Cody, Wyoming has long maintained its reputation as the “Rodeo Capital of the World.” The town, which is located about 50 miles east of Yellowstone National Park in the northwest corner of the Cowboy State, seems much larger than its 9,500 inhabitants. Cody was founded in 1896 by the living legend, Colonel William F. “Buffalo Bill” Cody. Today, its broad streets, world-class museum, and thriving atmosphere are host to more than one million visitors annually. Though a popular summer destination, Cody also offers a host of outdoor winter activities like snowshoeing, Nordic skiing, Alpine skiing, and ice climbing.
The latter sport has really taken off in the last few years in and around Cody, especially on the South Fork of the Shoshone River. Here, you’ll find the most concentrated collection of (frozen) waterfalls in the U.S. In fact, they recently held the 14th annual Waterfall Ice Festival which attracted visitors from around the country as well as Europe. For more information on ice climbing in the Cody area, visit www.southforkice.com.
With all the magnificent natural settings in Cody, whose elevation is just about a mile above sea level, there’s also plenty of opportunity for snowshoeing. The Park County Nordic Ski Association offers 25 kilometers of cross-country ski trails and endless snowshoeing opportunities. Located in the Shoshone National Forest, the majority of trails sit just outside the East Entrance to Yellowstone National Park near Sleeping Giant Ski Area. There are lots of snowshoeing opportunities throughout the greater Cody area. Several outdoor guides can offer suggestions.
According to Kenny Gasch, the manager at Jackson Hole Mountain Guides, oftentimes those heading out to ice climb actually use snowshoes to arrive at their destination. “With some elevations at 7,000 feet or better, snowshoes are sometimes needed,” he says. A day trip combining the two sports is also an enjoyable outing in Cody.
Not to be Missed
Heart Mountain Relocation Center on the outskirts of Cody is something every visitor must see. During World War II, the U.S. government rounded up Japanese-American citizens from their homes on the West Coast – mostly from Washington and California – and placed them in 10 internment camps located in California, Arizona, Idaho, Utah, Arkansas, Colorado, and Wyoming. Executive Order 9066 authorized the military to set up military zones and led to the forced removal of 120,000 persons of Japanese ancestry.
From August 12, 1942 to November 15, 1945, Heart Mountain housed in excess of 14,000 Japanese-Americans, which at that time, was the third largest community in Wyoming.
Last August, as a vivid reminder of the past, the Heart Mountain Interpretative Learning Center opened. Norman Mineta, former internee at Heart Mountain who became a congressman and U.S. Secretary of Transportation, spoke at the dedication ceremony: “There is no question this has been a labor of love for all the hundreds involved. It’s not about the past; it’s about the future because history always has the ability to repeat itself. What we’re doing here is drawing a line in the sand to say, ‘Never Again.’”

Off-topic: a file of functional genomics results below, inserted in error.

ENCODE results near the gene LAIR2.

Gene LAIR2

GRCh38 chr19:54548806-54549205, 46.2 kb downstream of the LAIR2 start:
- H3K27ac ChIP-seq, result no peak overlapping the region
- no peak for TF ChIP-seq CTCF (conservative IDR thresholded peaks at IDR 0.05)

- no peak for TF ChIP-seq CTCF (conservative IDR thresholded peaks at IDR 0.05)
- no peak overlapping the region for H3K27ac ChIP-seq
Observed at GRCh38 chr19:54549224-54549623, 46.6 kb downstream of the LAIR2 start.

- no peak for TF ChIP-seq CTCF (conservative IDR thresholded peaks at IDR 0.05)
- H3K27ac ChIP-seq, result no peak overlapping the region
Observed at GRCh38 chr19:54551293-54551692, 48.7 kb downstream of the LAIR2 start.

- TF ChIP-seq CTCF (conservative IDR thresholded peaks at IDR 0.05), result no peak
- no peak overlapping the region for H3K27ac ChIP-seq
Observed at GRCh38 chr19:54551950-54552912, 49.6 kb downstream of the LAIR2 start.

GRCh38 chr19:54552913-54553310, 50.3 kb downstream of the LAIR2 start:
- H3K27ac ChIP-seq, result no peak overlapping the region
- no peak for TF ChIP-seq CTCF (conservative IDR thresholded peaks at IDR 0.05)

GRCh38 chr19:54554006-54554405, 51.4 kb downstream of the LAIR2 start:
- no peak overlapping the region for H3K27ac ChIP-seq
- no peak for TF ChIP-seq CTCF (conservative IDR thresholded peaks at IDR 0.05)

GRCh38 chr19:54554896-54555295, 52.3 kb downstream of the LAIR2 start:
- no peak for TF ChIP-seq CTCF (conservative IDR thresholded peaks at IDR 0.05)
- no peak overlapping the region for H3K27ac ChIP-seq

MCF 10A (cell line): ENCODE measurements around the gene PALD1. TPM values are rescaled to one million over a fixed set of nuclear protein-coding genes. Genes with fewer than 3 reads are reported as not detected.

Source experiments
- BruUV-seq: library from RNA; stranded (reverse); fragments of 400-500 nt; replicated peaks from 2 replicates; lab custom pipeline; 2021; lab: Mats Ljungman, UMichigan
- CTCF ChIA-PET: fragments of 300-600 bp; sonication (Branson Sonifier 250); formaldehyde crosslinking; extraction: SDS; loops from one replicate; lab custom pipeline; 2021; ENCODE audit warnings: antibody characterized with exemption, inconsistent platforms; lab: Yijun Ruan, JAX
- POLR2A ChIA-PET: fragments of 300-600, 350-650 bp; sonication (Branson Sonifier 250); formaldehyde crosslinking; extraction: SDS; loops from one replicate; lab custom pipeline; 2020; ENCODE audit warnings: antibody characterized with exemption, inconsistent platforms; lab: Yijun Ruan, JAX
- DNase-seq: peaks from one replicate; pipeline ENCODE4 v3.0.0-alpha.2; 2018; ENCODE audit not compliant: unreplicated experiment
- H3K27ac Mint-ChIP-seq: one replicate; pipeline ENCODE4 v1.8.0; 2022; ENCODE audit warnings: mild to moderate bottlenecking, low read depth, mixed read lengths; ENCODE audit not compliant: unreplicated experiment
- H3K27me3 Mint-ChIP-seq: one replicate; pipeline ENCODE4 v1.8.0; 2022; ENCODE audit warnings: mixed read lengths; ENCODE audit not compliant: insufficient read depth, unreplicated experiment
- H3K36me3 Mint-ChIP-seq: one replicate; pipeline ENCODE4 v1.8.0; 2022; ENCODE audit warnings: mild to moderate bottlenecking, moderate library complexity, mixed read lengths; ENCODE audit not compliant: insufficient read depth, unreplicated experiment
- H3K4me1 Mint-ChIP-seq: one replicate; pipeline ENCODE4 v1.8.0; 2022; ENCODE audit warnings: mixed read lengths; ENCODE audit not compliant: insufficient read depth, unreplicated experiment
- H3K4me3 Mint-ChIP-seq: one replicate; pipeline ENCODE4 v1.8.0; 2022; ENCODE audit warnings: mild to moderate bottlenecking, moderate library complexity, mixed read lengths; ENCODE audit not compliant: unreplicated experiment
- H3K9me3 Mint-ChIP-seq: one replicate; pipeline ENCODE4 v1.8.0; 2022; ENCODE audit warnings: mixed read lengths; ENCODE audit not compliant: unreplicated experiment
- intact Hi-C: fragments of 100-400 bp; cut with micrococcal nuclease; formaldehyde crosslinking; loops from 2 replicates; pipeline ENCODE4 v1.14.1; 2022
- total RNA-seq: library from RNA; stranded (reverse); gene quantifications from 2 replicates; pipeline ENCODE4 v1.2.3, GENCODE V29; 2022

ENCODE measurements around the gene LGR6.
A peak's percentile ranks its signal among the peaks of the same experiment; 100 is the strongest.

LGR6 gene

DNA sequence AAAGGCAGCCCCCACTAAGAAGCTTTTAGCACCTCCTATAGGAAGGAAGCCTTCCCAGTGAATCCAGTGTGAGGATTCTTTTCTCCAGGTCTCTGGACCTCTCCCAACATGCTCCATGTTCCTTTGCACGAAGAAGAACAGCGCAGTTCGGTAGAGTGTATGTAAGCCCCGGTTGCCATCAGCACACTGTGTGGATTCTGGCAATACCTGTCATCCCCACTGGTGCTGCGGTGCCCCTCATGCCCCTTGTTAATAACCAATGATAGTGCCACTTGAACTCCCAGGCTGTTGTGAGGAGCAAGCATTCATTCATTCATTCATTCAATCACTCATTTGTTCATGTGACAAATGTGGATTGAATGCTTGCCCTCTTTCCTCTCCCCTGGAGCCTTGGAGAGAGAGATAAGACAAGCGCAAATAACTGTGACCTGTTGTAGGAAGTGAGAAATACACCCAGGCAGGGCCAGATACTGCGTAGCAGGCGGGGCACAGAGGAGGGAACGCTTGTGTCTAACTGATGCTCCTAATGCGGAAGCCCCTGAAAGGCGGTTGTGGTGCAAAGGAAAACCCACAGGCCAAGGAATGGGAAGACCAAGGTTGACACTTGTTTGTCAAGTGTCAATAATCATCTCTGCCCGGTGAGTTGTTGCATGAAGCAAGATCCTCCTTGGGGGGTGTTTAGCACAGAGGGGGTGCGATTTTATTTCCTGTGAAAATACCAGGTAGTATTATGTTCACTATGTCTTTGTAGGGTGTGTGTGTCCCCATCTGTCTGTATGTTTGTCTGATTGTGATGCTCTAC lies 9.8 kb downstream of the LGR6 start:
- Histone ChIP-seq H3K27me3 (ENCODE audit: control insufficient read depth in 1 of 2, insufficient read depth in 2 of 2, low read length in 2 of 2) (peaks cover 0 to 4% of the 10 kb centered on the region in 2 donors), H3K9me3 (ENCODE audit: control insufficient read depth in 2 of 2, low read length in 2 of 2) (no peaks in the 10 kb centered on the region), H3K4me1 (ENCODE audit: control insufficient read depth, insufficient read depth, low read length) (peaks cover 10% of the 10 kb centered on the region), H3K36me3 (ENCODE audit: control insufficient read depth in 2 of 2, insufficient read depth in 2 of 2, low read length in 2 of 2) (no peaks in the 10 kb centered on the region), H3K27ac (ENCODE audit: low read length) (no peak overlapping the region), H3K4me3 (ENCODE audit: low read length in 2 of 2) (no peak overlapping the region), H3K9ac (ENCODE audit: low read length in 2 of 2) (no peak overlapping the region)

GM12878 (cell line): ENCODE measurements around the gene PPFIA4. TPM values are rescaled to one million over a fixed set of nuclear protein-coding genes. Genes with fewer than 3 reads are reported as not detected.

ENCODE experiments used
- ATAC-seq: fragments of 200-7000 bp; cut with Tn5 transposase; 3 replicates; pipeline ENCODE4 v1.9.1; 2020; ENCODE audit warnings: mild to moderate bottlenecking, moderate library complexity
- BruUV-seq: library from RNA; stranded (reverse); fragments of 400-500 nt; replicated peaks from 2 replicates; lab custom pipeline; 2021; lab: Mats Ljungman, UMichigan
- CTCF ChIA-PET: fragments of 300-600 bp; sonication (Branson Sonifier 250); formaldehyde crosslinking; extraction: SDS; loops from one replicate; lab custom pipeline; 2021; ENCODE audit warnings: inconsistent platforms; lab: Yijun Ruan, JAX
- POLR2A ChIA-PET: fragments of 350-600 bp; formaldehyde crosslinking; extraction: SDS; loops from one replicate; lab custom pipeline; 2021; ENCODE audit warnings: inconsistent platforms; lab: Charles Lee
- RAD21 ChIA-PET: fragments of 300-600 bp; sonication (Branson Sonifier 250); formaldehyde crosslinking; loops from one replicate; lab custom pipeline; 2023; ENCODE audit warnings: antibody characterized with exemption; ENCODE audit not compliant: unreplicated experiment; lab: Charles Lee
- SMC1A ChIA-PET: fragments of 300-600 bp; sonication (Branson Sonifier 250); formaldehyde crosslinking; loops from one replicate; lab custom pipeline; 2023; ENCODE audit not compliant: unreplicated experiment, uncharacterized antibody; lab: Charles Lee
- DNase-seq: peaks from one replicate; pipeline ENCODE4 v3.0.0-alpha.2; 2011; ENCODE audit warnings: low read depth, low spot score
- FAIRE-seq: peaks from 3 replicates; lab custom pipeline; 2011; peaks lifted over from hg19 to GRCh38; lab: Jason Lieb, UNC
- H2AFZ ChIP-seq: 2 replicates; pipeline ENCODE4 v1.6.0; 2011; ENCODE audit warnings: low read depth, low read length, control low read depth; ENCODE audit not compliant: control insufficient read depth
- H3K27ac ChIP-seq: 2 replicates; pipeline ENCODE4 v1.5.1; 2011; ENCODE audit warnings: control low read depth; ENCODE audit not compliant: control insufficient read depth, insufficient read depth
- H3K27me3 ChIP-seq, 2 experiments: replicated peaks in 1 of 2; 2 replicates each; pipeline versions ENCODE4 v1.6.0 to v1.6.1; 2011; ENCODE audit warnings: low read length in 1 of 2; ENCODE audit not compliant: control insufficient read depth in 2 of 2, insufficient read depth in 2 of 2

The Buffalo Bill Historical Center, often called the Smithsonian of the West, is widely regarded as America’s finest western museum. Its 300,000 square feet of exhibition space certainly make it one of America’s largest. Housed in the Buffalo Bill Historical Center are five separate museums, each individually known for its excellence. They include:
- The Whitney Gallery of Western Art – An extensive collection of the exciting art of America’s West with paintings and sculpture by those regarded as the masters in their field.
- The Plains Indian Museum – A beautifully organized and displayed exhibit of the lifestyle of the seven Plains Indian tribes. Many of these priceless artifacts have been exhibited at renowned museums of the world.
- The Cody Firearms Museum – The most comprehensive exhibit of American firearms in the world with the Boone and Crockett exhibit of world record game, an arms manufacturing facility, and a stagecoach stop.
- Buffalo Bill Museum – The memorabilia of the varied and fascinating career of Buffalo Bill including his exploits as a showman, hunter, scout, and statesman.
- The Draper Museum of Natural History – Changing exhibitions focus on the greater Yellowstone ecosystem – the influence of nature on humans and how humans affect the environment.
Cody has lots of accommodations for visitors. The town and surround area offers 28 motels and 1,423 rooms. Other specialty accommodations include bed & breakfasts, dude ranches, and RV parks. The Chamberlin Inn is one of the quaint and inviting establishments in Cody. Its most famous guest was novelist Ernest Hemingway, who stayed in room 18 on October 16, 1932.
History abounds at almost every corner in Cody. A few hundred yards away from the Chamberlin you’ll find the Irma Hotel. Col. William F. Cody opened this landmark hotel Nov. 1, 1902, and named it for his daughter Irma. The dining room is graced by a priceless cherry wood bar which was a gift from the Queen of England. The hotel operates year round and is on the National Register of Historic Places.
For a complete listing of Cody offerings, visit http://www.yellowstonecountry.org/.